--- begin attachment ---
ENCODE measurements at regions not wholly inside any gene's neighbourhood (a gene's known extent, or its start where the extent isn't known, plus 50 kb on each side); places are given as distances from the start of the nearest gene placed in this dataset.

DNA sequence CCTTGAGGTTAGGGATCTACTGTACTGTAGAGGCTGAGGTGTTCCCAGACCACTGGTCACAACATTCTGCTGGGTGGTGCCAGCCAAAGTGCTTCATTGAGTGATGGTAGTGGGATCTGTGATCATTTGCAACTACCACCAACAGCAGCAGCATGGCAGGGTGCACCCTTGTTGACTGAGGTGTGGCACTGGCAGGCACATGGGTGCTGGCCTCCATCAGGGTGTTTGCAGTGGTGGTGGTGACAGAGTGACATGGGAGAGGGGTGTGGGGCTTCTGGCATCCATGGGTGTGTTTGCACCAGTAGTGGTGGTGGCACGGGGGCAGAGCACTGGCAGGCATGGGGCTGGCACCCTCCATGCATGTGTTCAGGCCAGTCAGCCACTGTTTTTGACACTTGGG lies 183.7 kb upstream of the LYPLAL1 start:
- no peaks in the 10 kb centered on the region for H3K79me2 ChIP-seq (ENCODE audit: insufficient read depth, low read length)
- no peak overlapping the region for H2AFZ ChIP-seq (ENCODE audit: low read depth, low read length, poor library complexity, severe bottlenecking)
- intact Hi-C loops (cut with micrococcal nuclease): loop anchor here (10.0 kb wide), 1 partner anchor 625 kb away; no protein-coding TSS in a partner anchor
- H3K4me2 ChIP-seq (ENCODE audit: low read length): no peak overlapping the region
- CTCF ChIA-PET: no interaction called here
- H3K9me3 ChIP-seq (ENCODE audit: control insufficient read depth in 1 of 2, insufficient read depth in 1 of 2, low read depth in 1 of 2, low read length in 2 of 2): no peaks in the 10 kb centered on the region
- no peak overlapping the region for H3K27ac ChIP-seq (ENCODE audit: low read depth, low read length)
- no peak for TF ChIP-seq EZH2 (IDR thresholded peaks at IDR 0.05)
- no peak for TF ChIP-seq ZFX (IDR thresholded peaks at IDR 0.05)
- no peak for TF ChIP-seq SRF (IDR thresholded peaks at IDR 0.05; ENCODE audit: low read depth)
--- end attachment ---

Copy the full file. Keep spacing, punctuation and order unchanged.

ENCODE measurements at regions not wholly inside any gene's neighbourhood (a gene's known extent, or its start where the extent isn't known, plus 50 kb on each side); places are given as distances from the start of the nearest gene placed in this dataset.

DNA sequence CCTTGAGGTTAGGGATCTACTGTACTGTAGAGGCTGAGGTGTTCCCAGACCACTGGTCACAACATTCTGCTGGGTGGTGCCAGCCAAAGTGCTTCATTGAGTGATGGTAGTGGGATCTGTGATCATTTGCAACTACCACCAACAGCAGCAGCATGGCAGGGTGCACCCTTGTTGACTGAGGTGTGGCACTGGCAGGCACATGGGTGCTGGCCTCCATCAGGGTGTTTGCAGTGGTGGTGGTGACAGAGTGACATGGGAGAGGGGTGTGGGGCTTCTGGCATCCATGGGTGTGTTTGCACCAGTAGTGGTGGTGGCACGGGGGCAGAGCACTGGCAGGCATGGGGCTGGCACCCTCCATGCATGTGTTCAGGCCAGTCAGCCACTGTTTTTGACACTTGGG lies 183.7 kb upstream of the LYPLAL1 start:
- no peaks in the 10 kb centered on the region for H3K79me2 ChIP-seq (ENCODE audit: insufficient read depth, low read length)
- no peak overlapping the region for H2AFZ ChIP-seq (ENCODE audit: low read depth, low read length, poor library complexity, severe bottlenecking)
- intact Hi-C loops (cut with micrococcal nuclease): loop anchor here (10.0 kb wide), 1 partner anchor 625 kb away; no protein-coding TSS in a partner anchor
- H3K4me2 ChIP-seq (ENCODE audit: low read length): no peak overlapping the region
- CTCF ChIA-PET: no interaction called here
- H3K9me3 ChIP-seq (ENCODE audit: control insufficient read depth in 1 of 2, insufficient read depth in 1 of 2, low read depth in 1 of 2, low read length in 2 of 2): no peaks in the 10 kb centered on the region
- no peak overlapping the region for H3K27ac ChIP-seq (ENCODE audit: low read depth, low read length)
- no peak for TF ChIP-seq EZH2 (IDR thresholded peaks at IDR 0.05)
- no peak for TF ChIP-seq ZFX (IDR thresholded peaks at IDR 0.05)
- no peak for TF ChIP-seq SRF (IDR thresholded peaks at IDR 0.05; ENCODE audit: low read depth)